My family has always valued education above all else, so I grew up always believing in the power of education and that of educators. The transformative potential of the early years first nudged me into the sector, but it’s been the early childhood professionals and the underlying early years philosophy (of consistently supporting the wonder, participation, agency, inclusion, dignity and belonging of ALL children in a holistic, equitable, thoughtful, embodied, critical and joyful manner by working alongside educators, families/caregivers, cross-disciplinary professionals and communities) that’s continued to inspire me throughout my career.

What is your role within the school?
As a Lecturer in Early Years Education for the School of Education, my role involves teaching on undergraduate and postgraduate programs, researching in the sector and engaging in citizenship activities.

What current trends do you see influencing your field?
I hope to work with colleagues to influence the ways in which early years education can foster greater social inclusion – particularly focusing on supporting children and families/caregivers who experience social exclusion. Under this broad “umbrella” goal, I hope to continue working to support inclusive education for ALL children by further developing theory and practice around disability equity education, social justice education and dignity work through resistance. I also hope to continue working with families/caregivers and transdisciplinary professionals to support family functioning, and to work alongside educators in developing community-based and community-led programs that support community wellbeing and belonging through early childhood initiatives.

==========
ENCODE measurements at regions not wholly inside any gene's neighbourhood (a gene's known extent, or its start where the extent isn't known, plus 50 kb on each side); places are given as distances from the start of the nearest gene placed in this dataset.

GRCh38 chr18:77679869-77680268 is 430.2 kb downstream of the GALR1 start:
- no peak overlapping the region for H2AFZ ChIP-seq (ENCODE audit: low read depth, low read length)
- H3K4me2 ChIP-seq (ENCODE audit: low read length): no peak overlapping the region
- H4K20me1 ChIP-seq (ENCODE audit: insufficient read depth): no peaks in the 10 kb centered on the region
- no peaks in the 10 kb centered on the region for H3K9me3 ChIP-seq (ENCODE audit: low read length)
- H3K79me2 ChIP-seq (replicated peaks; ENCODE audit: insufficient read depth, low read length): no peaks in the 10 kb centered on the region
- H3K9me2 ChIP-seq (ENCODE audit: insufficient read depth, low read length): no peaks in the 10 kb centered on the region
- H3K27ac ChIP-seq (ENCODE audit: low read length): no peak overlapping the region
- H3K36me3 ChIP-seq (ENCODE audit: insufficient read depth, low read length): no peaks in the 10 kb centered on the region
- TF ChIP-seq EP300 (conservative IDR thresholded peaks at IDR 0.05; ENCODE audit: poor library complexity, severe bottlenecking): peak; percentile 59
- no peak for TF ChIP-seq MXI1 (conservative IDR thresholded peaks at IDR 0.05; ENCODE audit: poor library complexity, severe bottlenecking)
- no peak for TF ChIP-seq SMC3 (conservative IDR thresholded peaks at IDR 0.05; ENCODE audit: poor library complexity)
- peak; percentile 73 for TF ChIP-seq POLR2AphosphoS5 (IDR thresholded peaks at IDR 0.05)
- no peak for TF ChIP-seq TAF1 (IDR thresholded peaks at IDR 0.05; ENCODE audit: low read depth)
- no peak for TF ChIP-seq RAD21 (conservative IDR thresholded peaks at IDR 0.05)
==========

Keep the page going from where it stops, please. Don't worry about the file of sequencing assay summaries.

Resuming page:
Tell us about any research you are currently involved in...
I am currently involved in some research projects with colleagues from Australia and India which involve working alongside educators to support children’s resistant behaviour, exploring early childhood educators’ understandings and practices of inclusion in the early years and critically examining representations and issues of caste in Indian literature and education.

What initially attracted you to the University of Strathclyde?
Everything! Aside from the international reputation of the university itself, I was attracted by the critical, creative and seminal work done by researchers in the School of Education on listening to children and including children and families/caregivers who experience social exclusion. I was (and am!) also very much attracted to the prospect of living and working in Scotland (and am very much looking forward to having the opportunity to do so when it is possible post-COVID)!

Do you have any words of wisdom or encouragement for any prospective students?
To paraphrase Maya Angelou, children and families/caregivers will forget what you said, and will forget what you did, but they will never forget how you made them feel. The early years space is the best space to be in, but it is also the most powerful – so the more we learn (through research and education) the better able we are to ensure that our practices support children, families/caregivers and communities to feel like we all belong and that we are all worthy, whole, clever, respected, capable and powerful!

You can keep up-to-date with Zinnia's work below:

Published date: July 28, 2020